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Coat of arms of North Dakota

From Wikipedia, the free encyclopedia

Coat of Arms of the State of North Dakota
Coat of Arms of North Dakota.svg
Flag of the Governor of North Dakota.svg
Armiger State of North Dakota
Adopted 1957
Escutcheon Or a bend vert charged with three mullets of the first, in base a fleur-de-lis of the second.
Motto Strength From The Soil

The coat of arms of North Dakota was created for use by the state government and National Guard units[citation needed]. An image of the coat of arms is seen on the flag of the Governor of North Dakota and a short discussion of its use can be found at the North Dakota state government website.[1]

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The first flags in what is now the American federal District of Columbia or Washington, D.C. were those of the European colonial empires that explored the area and settled there long before the city existed. In the 17th century, Great Britain colonized the area that later became the federal district. The land was originally part of the colonies, and later the states, of Virginia and Maryland before being donated for the creation of the national capital in 1790. The land included two existing cities, Georgetown and Alexandria. In 1846, the land that had been donated by Virginia, including the city of Alexandria, was returned to Virginia. In 1871, the city of Washington came to encompass the entire district, including Georgetown. Washington, D.C. went without a flag for much of its history. It was not until 1938 that Congress chose a flag for the city after a public competition was held for its design. The chosen flag had originally been proposed in 1921. The flag is based on the coat of arms of George Washington, the first president of the United States. The flag consists of three red stars, or mullets, as they are called in heraldry, and two bars of red on a white field. If you enjoyed this video, be sure to hit the like button and subscribe to my channel for future videos. You can also visit my blog to read original articles, view my photography, and learn more about some amazing travel destinations. Like my Facebook page or follow me on Instagram for updates as well. If you’d like to support future articles and videos, contributions through Patreon, from readers and viewers like you, help make them possible. You can watch another video on the flag of Puerto Rico right here. Thanks for watching.


Heraldic description

Section 54-41-01 of the North Dakota Century Code specifies the design (blazon) of the coat of arms thus;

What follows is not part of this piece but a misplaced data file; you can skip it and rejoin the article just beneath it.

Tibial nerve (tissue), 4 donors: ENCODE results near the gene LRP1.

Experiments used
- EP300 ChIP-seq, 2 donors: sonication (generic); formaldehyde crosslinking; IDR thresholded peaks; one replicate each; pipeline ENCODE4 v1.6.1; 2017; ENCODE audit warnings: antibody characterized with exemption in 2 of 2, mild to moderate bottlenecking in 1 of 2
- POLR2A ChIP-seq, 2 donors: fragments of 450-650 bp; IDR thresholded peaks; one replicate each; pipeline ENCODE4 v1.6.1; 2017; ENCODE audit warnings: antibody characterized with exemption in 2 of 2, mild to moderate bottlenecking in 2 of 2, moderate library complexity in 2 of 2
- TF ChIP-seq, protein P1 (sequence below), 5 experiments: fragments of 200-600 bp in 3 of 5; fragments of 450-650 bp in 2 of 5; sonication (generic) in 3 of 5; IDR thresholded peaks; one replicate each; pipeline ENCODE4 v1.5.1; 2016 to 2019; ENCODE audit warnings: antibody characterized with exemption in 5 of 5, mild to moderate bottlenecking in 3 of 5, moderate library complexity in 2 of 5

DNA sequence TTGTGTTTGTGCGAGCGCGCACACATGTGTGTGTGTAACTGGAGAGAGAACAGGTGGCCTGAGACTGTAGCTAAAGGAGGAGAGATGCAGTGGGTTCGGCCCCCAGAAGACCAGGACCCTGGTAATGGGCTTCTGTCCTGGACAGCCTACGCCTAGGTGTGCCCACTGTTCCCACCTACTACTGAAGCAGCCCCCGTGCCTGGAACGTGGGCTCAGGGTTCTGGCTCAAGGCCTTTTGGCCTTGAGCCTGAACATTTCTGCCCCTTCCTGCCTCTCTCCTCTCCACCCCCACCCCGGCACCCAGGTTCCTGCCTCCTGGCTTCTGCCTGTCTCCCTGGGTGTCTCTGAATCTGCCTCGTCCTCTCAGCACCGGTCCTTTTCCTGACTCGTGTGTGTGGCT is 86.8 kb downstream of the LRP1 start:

Device: On an Indian arrowhead point to base Or a bend vert charged with three mullets of the first, in base a fleur-de-lis of the second.
Crest: On a wreath Or and azure, a sheaf of three arrows argent armed and flighted gules behind a stringed bow fessways Or with grip of the second (gules).
Motto: Strength from the soil.


The allusions made in the arms are laid down in section 54-41-02 NDCC:

The colors of yellow gold and green are indicative of the great agricultural state of North Dakota and has particular reference to ripening grain and the abundant grazing areas. The Indian arrowhead forms the shield of the coat of arms and symbolizes the "Sioux State." The three stars denote the trinity of government; legislative, executive, and judicial. Each star in the bend is given the heraldic value of thirteen which signifies the thirteen original colonies of the United States, and the cumulative numerical value of the three stars indicates that North Dakota was the thirty-ninth state admitted to the Union. The stars also allude to the history of the territory under three foreign flags. Three stars are borne upon the coat of arms of Meriwether Lewis of the Lewis and Clark expedition and also on the coat of arms of Lord Selkirk, head of the first permanent settlement in this state. The fleur-de-lis alludes to La Vérendrye, a North American French explorer who was the first known white man to visit the territory of this state. The blue and gold wreath in the crest reflects the history of the territory as part of the Louisiana purchase. The crest which shall constitute the military crest of the state of North Dakota is a motif taken from the state seal and to the Sioux Indian tribes signifies mighty warriors.

Limits of use

Section 54-41-03 limits use of the symbol to the following:

  • The Governor of North Dakota
  • The North Dakota National Guard
  • Departments and agencies of the state of North Dakota
  • North Dakota veterans organizations
  • Officially recognized North Dakota educational institutions, systems, or divisions thereof
  • Recognized North Dakota "patriotic organizations"

Other Uses

See also


  1. ^ State Coat of Arms Official Portal for North Dakota State Government
This page was last edited on 6 September 2018, at 00:29
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